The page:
Openness to the world Luxembourg commits to the European construction

At the end of World War II, Luxembourg abandoned its status of neutrality, which did not protect it against two invasions, and guaranteed a place for itself in the international communities formed after 1945. With an understanding that peace is built through unity, the country became a founding member of all the major international organisations and an ardent advocate of the European construction.

Abandoning neutrality

The Grand Duchy is a founding member of all the post-war multilateral cooperation institutions:

  • the United Nations and UNESCO (1945);
  • the Benelux (1944);
  • the Organisation for European Economic Cooperation (OEEC) (1948);
  • the Council of Europe (1949)
  • the North Atlantic Treaty Organisation (NATO) (1949);
  • the Organisation for Economic Cooperation and Development (OECD) (1961).

However, the decisive opening up of the country took place within the framework of European unification. When France's Minister of Foreign Affairs, Robert Schuman, launched his plan outlining the creation of a European Coal and Steel Community (ECSC) in 1950, Luxembourg was directly involved. With great skill, its diplomats succeeded in securing the provisional seat of the High Authority of the ECSC in Luxembourg City in 1952. The creation of the ECSC placed the main resource of the Grand Duchy, namely its steel industry, under the control of a supranational authority. This represented a risk, but also an opportunity for Luxembourg, since its significant steel production allowed it to become a fully-fledged member of the Community bodies.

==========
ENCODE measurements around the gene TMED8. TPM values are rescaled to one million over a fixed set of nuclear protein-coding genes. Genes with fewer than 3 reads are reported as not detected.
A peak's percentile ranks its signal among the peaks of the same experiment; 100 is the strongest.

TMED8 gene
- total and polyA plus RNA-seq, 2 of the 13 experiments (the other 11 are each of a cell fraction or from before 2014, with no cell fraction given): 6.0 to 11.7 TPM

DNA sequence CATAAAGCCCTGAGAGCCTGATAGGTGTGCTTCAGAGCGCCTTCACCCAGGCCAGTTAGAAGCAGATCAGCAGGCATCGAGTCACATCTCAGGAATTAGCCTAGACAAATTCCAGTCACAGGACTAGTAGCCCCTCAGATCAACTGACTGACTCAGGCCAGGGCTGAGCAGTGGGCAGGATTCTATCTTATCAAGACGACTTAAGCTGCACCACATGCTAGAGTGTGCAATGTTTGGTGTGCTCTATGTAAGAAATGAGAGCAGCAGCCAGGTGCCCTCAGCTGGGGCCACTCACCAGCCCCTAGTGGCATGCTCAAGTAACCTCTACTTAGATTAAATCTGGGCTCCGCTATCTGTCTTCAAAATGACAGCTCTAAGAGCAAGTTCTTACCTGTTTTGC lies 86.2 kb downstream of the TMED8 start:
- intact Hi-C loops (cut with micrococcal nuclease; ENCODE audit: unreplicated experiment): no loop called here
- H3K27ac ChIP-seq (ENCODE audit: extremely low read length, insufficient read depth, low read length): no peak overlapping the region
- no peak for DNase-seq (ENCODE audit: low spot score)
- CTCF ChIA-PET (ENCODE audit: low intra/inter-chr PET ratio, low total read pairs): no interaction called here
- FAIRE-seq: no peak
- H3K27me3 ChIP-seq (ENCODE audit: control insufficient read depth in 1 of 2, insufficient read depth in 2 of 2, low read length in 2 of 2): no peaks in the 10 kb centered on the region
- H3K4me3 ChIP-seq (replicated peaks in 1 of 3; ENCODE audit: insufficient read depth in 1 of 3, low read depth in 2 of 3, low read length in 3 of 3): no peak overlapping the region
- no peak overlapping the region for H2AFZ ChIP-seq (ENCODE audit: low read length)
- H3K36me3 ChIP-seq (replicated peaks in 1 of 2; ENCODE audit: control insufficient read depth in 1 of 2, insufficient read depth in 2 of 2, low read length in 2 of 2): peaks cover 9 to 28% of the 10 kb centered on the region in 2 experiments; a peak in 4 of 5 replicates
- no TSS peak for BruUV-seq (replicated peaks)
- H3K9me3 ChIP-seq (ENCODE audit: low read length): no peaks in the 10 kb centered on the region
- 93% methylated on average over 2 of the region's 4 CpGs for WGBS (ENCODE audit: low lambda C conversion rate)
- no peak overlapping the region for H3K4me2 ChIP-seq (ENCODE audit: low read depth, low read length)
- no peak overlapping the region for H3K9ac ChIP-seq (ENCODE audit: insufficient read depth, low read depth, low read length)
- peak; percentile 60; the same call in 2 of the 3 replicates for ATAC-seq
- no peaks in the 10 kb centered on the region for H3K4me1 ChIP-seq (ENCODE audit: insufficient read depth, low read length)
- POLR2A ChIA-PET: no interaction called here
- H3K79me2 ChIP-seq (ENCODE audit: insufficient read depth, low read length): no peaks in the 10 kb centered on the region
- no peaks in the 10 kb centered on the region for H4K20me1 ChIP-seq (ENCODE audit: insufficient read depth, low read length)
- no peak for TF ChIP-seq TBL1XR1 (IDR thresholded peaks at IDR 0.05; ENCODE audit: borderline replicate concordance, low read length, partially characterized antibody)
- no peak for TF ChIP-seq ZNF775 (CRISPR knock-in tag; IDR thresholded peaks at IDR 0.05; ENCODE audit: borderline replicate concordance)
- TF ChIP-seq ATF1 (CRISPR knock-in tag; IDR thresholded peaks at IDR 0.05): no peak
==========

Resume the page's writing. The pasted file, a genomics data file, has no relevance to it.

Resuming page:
In 1957, Luxembourg was a signatory of the Treaties of Rome, which founded the European Economic Community (EEC) and regulated the use of nuclear energy (Euratom). In the negotiations, the government managed to have the principle of legal equality accepted for all states, even the smallest, and to obtain direct representation in the European Institutions.

Luxembourg, capital of Europe

Since 1965, Luxembourg is one of the three capitals of the European Union, alongside Brussels and Strasbourg. Luxembourg City is home to a number of important Community institutions: the Secretariat General of the European Parliament, the Court of Justice, the European Investment Bank, various units of the European Commission, the European Court of Auditors, the Publications Office, etc.

The Luxembourgish and European flags outside the Parliament
© SIP / Jean-Christophe Verhaegen

To host the institutions and thousands of personnel, a new district is built outside Luxembourg City. The Kirchberg district is today synonymous with the European Institutions and has become one of the economic centres of the country, as well as an architectural gem.

Ardent Europeans

Its small size has not prevented the Grand Duchy from playing an active role in the construction of Europe.

Prime Minister Pierre Werner (1913-2002) can be considered as one of the forefathers of the euro. Appointed head of a group of experts, he presented a monetary union project (Werner Plan) to the European Commission as early as 1970. The monetary union saw the light as a result of this plan, which ultimately led to the creation of the euro.

Three Luxembourg statesmen, Gaston Thorn (1981-1985), Jacques Santer (1995-1999) and Jean-Claude Juncker (2014-2019) have presided over the European Commission to date.

Jean-Claude Juncker also distinguished himself as President of the Eurogroup from 2005 to 2013.

The country's relationship with the EU is marked by two more distinctions:

  • The Schengen Agreement (1985) and the Schengen Convention (1990), which abolished border controls, were both signed in Schengen, a Luxembourg village by the Moselle river.
  • In 1985, the Charlemagne Prize was awarded to the country and all of its citizens, in light of the exemplary and determined efforts made in the interests of Europe's peoples.

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